Research ArticleMUSCLE BIOLOGY

A DGKζ-FoxO-ubiquitin proteolytic axis controls fiber size during skeletal muscle remodeling

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Science Signaling  15 May 2018:
Vol. 11, Issue 530, eaao6847
DOI: 10.1126/scisignal.aao6847

More muscle definition with DGKζ

The failure to maintain muscle mass is a leading risk factor for morbidity and mortality in the elderly and in cancer patients experiencing cachexia. You et al. found that the ζ isoform of diacylglycerol kinase (DGKζ) not only enhanced exercise-induced skeletal muscle growth but also limited muscle wasting in response to denervation or food deprivation. DGKζ exerted these effects independently of its DAG kinase activity. In rodents, DGKζ prevented the activation of the protein-degrading machinery that causes atrophy. Thus, increasing the abundance of DGKζ could accelerate muscle growth in response to exercise and block muscle wasting and its adverse effects.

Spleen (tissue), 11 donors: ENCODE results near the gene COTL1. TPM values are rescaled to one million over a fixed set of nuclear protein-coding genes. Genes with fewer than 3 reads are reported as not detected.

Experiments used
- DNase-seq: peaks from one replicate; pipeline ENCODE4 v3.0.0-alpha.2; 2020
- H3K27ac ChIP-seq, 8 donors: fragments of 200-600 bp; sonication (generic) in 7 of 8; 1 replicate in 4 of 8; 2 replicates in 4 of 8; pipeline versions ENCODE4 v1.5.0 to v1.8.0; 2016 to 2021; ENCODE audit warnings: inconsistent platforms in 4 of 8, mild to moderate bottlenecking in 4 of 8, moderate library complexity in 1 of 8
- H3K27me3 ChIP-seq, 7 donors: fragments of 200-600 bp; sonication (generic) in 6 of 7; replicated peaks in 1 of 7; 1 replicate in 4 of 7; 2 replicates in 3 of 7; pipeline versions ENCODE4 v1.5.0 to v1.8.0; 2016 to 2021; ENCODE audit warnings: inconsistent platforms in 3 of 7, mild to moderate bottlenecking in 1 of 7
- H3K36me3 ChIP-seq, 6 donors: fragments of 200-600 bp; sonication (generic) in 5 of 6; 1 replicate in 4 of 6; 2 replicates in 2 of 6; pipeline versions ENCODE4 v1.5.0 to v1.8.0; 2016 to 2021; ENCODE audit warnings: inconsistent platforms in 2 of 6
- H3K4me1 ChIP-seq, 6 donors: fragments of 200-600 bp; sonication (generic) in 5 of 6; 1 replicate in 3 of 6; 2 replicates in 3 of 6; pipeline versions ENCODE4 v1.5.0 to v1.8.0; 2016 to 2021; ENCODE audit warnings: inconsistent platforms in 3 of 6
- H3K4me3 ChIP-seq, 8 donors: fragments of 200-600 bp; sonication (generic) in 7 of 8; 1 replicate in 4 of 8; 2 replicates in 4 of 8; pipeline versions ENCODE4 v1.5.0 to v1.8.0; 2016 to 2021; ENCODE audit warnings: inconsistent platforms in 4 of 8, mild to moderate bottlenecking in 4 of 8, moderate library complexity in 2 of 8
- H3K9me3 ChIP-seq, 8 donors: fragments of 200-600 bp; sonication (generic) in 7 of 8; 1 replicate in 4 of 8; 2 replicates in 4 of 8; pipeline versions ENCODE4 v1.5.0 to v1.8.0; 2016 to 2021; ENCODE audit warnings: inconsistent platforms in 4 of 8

Skeletal muscle rapidly remodels in response to various stresses, and the resulting changes in muscle mass profoundly influence our health and quality of life. We identified a diacylglycerol kinase ζ (DGKζ)–mediated pathway that regulated muscle mass during remodeling. During mechanical overload, DGKζ abundance was increased and required for effective hypertrophy. DGKζ not only augmented anabolic responses but also suppressed ubiquitin-proteasome system (UPS)–dependent proteolysis. We found that DGKζ inhibited the transcription factor FoxO that promotes the induction of the UPS. This function was mediated through a mechanism that was independent of kinase activity but dependent on the nuclear localization of DGKζ. During denervation, DGKζ abundance was also increased and was required for mitigating the activation of FoxO-UPS and the induction of atrophy. Conversely, overexpression of DGKζ prevented fasting-induced atrophy. Therefore, DGKζ is an inhibitor of the FoxO-UPS pathway, and interventions that increase its abundance could prevent muscle wasting.

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